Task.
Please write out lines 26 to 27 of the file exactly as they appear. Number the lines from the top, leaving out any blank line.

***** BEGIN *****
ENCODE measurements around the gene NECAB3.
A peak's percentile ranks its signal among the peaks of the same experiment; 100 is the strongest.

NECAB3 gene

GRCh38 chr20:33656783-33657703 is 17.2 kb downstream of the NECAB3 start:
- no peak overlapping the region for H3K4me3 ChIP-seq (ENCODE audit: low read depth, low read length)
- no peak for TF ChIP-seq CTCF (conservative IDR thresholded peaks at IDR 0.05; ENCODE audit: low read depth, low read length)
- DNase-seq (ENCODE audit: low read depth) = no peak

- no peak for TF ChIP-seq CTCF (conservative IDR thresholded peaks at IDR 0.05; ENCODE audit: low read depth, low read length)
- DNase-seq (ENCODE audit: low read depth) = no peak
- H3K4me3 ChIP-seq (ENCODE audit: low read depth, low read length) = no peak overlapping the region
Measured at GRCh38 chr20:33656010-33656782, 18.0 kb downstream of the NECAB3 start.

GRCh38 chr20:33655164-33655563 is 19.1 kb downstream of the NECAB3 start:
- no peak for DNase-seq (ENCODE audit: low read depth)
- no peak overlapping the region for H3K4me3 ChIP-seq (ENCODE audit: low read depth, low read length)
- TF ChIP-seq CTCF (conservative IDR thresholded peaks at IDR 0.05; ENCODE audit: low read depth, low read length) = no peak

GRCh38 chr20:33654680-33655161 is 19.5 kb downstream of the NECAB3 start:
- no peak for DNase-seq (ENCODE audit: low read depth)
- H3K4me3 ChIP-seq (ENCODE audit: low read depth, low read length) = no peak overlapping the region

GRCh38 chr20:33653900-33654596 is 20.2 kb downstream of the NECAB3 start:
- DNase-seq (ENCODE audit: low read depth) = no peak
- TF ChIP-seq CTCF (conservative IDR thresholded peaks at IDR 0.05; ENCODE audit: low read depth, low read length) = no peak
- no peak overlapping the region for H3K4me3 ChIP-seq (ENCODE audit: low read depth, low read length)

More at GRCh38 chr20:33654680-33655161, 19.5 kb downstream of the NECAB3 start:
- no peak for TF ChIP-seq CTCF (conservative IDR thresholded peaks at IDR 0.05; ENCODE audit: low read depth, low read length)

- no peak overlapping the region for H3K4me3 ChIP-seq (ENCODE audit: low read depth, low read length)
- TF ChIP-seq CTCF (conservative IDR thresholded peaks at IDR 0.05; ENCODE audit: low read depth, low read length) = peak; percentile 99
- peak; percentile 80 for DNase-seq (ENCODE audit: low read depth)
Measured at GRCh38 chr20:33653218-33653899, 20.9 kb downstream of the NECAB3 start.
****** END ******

- TF ChIP-seq CTCF (conservative IDR thresholded peaks at IDR 0.05; ENCODE audit: low read depth, low read length) = peak; percentile 99
- peak; percentile 80 for DNase-seq (ENCODE audit: low read depth)